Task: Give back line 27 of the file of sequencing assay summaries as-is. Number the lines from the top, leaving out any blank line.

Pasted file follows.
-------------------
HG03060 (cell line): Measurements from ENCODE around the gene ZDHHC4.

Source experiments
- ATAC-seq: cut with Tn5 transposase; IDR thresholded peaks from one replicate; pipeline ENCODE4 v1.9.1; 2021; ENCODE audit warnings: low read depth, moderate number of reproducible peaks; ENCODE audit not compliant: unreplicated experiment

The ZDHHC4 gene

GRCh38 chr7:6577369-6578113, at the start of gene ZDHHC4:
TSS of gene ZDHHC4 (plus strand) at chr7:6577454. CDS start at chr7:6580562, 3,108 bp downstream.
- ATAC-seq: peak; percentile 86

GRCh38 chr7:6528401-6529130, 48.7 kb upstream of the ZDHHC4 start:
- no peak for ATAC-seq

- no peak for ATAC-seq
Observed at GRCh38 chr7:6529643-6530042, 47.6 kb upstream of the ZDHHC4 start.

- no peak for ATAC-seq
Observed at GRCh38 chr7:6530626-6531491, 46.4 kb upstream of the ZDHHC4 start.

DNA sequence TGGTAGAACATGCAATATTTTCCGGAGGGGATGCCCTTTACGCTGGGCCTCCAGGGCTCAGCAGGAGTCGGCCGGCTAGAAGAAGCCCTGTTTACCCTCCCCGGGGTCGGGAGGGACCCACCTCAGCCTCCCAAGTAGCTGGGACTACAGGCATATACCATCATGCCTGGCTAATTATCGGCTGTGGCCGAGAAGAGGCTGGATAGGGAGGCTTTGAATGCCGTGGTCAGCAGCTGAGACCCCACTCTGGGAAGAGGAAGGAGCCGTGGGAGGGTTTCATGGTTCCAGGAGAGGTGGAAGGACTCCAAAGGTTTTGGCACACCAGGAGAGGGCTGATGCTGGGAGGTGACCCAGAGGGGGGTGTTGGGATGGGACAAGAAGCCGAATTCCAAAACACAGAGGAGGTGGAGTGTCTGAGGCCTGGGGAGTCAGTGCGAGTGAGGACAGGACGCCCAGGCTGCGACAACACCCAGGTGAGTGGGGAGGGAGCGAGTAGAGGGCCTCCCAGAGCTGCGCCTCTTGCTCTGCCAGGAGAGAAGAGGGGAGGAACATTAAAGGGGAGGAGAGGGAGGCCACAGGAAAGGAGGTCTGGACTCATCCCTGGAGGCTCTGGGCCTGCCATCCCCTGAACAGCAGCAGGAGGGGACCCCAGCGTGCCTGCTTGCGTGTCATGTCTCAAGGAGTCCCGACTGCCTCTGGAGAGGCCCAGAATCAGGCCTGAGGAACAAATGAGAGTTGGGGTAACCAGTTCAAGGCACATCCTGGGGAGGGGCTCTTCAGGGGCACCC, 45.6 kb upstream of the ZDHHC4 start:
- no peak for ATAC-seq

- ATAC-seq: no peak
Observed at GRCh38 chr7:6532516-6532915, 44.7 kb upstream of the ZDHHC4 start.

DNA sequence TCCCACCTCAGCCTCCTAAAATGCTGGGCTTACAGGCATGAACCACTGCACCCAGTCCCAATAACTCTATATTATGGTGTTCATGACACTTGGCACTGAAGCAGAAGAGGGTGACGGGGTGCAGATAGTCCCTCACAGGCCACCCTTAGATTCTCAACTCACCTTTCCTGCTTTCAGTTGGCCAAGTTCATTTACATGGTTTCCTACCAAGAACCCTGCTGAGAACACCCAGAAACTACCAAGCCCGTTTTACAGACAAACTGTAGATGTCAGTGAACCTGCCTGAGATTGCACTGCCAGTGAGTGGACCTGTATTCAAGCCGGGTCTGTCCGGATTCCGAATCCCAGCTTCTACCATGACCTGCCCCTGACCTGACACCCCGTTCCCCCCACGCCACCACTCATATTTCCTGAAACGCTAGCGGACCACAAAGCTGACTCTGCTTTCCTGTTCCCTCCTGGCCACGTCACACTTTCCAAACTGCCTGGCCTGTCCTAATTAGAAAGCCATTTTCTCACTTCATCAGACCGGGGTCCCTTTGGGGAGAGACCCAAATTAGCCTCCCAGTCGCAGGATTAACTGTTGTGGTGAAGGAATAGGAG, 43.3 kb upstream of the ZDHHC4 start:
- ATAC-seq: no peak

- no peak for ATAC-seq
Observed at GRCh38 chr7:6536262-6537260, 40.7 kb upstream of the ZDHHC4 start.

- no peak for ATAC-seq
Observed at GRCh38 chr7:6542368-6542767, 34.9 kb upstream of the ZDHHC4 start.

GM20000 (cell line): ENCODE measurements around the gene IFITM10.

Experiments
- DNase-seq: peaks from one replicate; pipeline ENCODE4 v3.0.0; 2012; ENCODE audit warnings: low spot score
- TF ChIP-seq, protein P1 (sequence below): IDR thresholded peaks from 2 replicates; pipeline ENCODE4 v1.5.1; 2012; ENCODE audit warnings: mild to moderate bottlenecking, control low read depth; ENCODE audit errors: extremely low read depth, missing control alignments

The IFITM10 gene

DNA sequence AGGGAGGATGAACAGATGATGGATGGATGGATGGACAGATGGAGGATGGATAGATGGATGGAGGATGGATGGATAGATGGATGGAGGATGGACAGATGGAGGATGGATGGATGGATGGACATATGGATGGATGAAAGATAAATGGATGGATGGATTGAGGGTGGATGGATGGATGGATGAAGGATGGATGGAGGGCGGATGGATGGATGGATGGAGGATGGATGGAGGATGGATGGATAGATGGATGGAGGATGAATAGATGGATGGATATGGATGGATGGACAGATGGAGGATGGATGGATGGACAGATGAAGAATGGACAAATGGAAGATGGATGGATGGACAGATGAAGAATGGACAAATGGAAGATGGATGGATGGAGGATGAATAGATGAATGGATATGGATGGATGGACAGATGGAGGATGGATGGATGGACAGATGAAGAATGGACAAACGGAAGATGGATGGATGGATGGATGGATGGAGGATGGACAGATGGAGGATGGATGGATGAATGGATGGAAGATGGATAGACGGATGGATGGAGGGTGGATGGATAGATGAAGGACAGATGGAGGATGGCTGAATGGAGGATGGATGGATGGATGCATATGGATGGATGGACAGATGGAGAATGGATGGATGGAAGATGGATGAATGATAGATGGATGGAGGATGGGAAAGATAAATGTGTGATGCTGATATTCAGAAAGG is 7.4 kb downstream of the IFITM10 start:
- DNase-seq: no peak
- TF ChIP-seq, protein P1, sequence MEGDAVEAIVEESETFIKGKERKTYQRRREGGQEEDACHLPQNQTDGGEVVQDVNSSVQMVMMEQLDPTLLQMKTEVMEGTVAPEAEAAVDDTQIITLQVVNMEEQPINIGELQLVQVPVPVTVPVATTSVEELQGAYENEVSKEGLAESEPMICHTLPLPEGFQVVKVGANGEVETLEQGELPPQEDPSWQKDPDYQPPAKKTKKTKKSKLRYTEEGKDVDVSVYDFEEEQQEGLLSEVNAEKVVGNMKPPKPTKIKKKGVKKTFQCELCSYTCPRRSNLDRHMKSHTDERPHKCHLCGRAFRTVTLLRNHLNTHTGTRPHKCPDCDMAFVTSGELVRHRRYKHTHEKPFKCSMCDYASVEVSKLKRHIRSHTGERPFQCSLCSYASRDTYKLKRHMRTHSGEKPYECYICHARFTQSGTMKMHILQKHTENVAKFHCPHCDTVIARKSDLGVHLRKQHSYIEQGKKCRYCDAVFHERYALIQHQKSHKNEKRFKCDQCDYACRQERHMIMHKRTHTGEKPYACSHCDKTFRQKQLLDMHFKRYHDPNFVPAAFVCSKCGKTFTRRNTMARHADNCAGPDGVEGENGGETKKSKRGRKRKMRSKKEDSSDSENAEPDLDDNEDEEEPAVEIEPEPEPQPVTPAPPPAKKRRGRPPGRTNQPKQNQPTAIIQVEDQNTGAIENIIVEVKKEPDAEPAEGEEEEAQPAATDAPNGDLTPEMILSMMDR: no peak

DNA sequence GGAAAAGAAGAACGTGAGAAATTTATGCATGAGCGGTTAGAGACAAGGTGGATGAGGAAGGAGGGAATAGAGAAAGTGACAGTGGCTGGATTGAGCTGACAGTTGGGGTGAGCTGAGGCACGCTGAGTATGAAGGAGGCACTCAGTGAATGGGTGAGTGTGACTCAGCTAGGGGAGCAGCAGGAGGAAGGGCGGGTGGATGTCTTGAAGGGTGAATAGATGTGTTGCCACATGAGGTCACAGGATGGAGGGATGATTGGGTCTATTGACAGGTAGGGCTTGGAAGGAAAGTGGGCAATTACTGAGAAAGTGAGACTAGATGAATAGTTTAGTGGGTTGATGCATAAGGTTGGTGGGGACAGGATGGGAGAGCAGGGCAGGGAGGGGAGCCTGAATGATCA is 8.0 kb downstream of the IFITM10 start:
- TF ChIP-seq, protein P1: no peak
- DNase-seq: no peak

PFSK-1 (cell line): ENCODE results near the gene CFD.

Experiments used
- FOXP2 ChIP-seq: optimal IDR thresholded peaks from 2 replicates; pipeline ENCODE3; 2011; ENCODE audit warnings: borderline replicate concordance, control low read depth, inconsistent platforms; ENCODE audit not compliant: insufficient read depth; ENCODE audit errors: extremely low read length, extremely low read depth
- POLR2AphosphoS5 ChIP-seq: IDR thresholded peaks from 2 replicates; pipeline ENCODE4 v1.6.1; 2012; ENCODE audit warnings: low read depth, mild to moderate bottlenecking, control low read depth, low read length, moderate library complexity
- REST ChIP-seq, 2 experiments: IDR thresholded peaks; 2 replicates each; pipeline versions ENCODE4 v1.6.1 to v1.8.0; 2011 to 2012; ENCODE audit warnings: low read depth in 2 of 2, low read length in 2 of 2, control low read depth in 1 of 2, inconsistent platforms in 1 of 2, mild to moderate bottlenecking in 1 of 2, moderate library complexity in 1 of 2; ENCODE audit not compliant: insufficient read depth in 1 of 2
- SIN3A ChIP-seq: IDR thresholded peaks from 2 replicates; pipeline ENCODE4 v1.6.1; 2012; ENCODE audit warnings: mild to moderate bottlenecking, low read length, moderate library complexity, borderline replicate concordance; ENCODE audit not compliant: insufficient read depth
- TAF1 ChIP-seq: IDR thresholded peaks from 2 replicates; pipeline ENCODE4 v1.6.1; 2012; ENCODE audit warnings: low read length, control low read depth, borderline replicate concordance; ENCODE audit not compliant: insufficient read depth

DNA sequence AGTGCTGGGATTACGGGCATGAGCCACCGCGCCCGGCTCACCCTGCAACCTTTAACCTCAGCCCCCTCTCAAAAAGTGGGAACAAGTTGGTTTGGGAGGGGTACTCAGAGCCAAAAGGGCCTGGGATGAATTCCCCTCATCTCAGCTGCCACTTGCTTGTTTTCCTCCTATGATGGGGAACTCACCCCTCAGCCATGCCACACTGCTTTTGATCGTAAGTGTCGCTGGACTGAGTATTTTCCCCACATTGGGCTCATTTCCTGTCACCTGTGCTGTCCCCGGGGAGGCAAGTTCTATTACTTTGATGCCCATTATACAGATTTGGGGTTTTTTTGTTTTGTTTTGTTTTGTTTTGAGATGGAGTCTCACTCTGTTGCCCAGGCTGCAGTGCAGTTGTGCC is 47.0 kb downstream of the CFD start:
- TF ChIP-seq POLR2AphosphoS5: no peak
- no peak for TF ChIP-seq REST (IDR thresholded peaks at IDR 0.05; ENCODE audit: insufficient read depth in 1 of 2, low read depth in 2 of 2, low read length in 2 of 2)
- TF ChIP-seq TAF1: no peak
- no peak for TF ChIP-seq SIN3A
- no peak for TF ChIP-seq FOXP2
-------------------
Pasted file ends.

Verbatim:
- TF ChIP-seq, protein P1 (sequence below): IDR thresholded peaks from 2 replicates; pipeline ENCODE4 v1.5.1; 2012; ENCODE audit warnings: mild to moderate bottlenecking, control low read depth; ENCODE audit errors: extremely low read depth, missing control alignments